The shaky credit market has had magazine M&A on lockdown over the last several weeks, with little more than a peep coming in the way of finalized deals. In late July, the sale of Entrepreneur Media Group fizzled. One potential bright spot was word that financial terms were agreed to, at least verbally, for Wasserstein to acquire Cygnus Business Media.
Buyer: Time Inc.
Seller: Reader’s Digest (QSP Inc.)
Sale Price: $110 million
The deal behind the deal: Time Inc. agreed to purchase QSP Inc., a school and youth group fundraising company that sells magazine subscriptions, from the Reader’s Digest Association, for $110 million in cash.
RDA and Time Inc. ran QSP jointly after the company was founded in 1963. RDA bought Time Inc.’s shares eight years later in 1971.
Time Inc., in a statement, said it views fundraising as “a growing area for subscriptions across the magazine publishing industry.” According to RDA president and CEO Mary Berner, the move is “consistent with our strategy to focus on our core competencies, which include growing our portfolio of publishing businesses and building multi-platform communities of customers based on our branded content.”
Today, QSP is the largest school fundraising company in North America.
Our panel says: “School plan subscriptions have always been considered quality circulation by advertisers. They reach an important demographic group. Time Inc. will have a greater incentive [than a company outside of the industry] to see that QSP continues to be an important source of subscriptions for the industry.”
Buyer: Private investors
Seller: The Wrap News
Sale Price: $500,000 first round seed financing
The deal behind the deal: A little more than half-a-year after leaving her post as New York Times Hollywood correspondent, Sharon Waxman announced that she had received $500,000 in first round seed financing for the launch of entertainment news site, TheWrapNews.com.
The Wrap News, according to Waxman, will be a news and information network covering the entertainment and media industries by featuring a combination of original and aggregated news, as well as user-generated content. Waxman has been blogging at her personal site, WaxWord.net, in hopes of building an audience before launching early next year.
Waxman declined to tell FOLIO: who her private investors are but indicated that she probably needs at least $1 million to get the site launched. While she also declined to offer details about her projected first year revenue, she plans to monetize the site through advertising and syndication.
Our panel says: “If she can attract enough eyeballs then she can certainly monetize the site. It’s a crowded field. If she can become the ‘Drudge Report’ of Hollywood and entertainment then the sky’s the limit.”
Buyer: Holden Landmark Corp.
Sale Price: N/A
The deal behind the deal: Alternative newsweekly Worcester was acquired by newspaper publisher Holden Landmark Corp. Terms of the deal were not disclosed.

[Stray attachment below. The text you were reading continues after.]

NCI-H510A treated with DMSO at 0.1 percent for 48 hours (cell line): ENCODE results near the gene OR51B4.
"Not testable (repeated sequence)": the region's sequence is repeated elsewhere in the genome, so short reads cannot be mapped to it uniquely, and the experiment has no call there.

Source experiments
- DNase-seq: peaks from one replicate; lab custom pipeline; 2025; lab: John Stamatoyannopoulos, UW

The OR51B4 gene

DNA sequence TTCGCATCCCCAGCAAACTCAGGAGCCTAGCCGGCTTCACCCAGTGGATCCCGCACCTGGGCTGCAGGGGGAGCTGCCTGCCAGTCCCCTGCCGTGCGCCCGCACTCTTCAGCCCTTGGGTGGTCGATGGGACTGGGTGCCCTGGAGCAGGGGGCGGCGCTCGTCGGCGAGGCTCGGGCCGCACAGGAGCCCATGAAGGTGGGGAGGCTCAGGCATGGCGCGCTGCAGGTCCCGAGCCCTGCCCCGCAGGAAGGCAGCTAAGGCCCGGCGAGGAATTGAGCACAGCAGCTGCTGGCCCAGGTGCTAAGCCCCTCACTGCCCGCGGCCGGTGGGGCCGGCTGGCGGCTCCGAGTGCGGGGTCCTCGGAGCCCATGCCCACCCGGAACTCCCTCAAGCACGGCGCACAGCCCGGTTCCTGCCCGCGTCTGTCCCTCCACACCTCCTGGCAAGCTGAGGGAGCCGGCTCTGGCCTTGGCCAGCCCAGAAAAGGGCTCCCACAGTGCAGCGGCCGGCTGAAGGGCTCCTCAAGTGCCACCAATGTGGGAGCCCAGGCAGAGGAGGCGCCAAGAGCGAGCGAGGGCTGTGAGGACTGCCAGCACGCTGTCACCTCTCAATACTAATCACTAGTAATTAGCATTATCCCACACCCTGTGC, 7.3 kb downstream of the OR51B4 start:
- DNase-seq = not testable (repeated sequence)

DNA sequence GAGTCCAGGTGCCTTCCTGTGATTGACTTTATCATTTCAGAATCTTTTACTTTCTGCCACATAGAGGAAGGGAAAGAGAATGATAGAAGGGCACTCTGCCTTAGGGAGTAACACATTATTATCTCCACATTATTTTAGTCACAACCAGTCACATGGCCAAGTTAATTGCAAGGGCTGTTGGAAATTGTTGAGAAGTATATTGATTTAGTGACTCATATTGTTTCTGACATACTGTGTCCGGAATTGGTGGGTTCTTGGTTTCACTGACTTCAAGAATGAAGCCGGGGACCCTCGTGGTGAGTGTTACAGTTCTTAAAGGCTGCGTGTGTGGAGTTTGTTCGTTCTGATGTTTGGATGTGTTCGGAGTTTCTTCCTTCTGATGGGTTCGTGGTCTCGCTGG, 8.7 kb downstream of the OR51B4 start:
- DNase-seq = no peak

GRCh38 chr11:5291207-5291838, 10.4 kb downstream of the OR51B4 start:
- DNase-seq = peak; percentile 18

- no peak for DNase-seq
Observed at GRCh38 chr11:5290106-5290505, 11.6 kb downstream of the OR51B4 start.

A newsprint tabloid with a 34,000 circ., Worcester is distributed free at 500 locations around the central Massachusetts city. According to Holden Landmark publisher Gareth Charter, acquiring the magazine, from a market standpoint, is a “beautiful fit” for the company, which publishes five weekly newspapers in the greater Worcester area, as well as State Parent magazine. “We couldn’t offer our advertisers penetration into the city, and now we can. We like the alternative city space … we think it has great potential.”
Looking forward, Charter said the possibility of converting Worcester to a glossy is “undetermined,” indicating that “many ideas are on the table.” One idea is to launch an annual glossy edition, he says.
Our panel says: “It’s actually an appropriate title for a traditional newspaper to buy, because it reaches an audience that the traditional papers are losing, namely younger readers, as well as giving them some traction with advertisers they may not otherwise get.”
Buyer: Questex Media
Sale Price: N/A
The deal behind the deal: Massachusetts-based b-to-b publisher Questex Media has acquired SpaTrade, the producer of SpaTrade.com, SpaExec.net and the SpaExec networking events. Terms were not disclosed.
SpaTrade’s networks carry 15,000 registered members including spa owners, operators, practitioners and suppliers. Questex owns a number of spa industry trade titles, including American Spa and American Salon, and the Medical Spa Report. It also owns the International Beauty Show, the International Esthetics, Cosmetics & Spa Conferences, and SPATEC events.
Earlier this year, Questex acquired FierceMarkets, which offers e-mail newsletters, Web sites, Webinars and live events in the telecom, life sciences, healthcare and IT and finance industries.
Our panel says: “It seems to make a lot of sense—a logical add-on deal. With SpaTrade’s reach to 15,000-plus registered industry members, Questex has increased its footprint in that industry.”
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Submit M&A related tips and news to associate editor Jason Fell.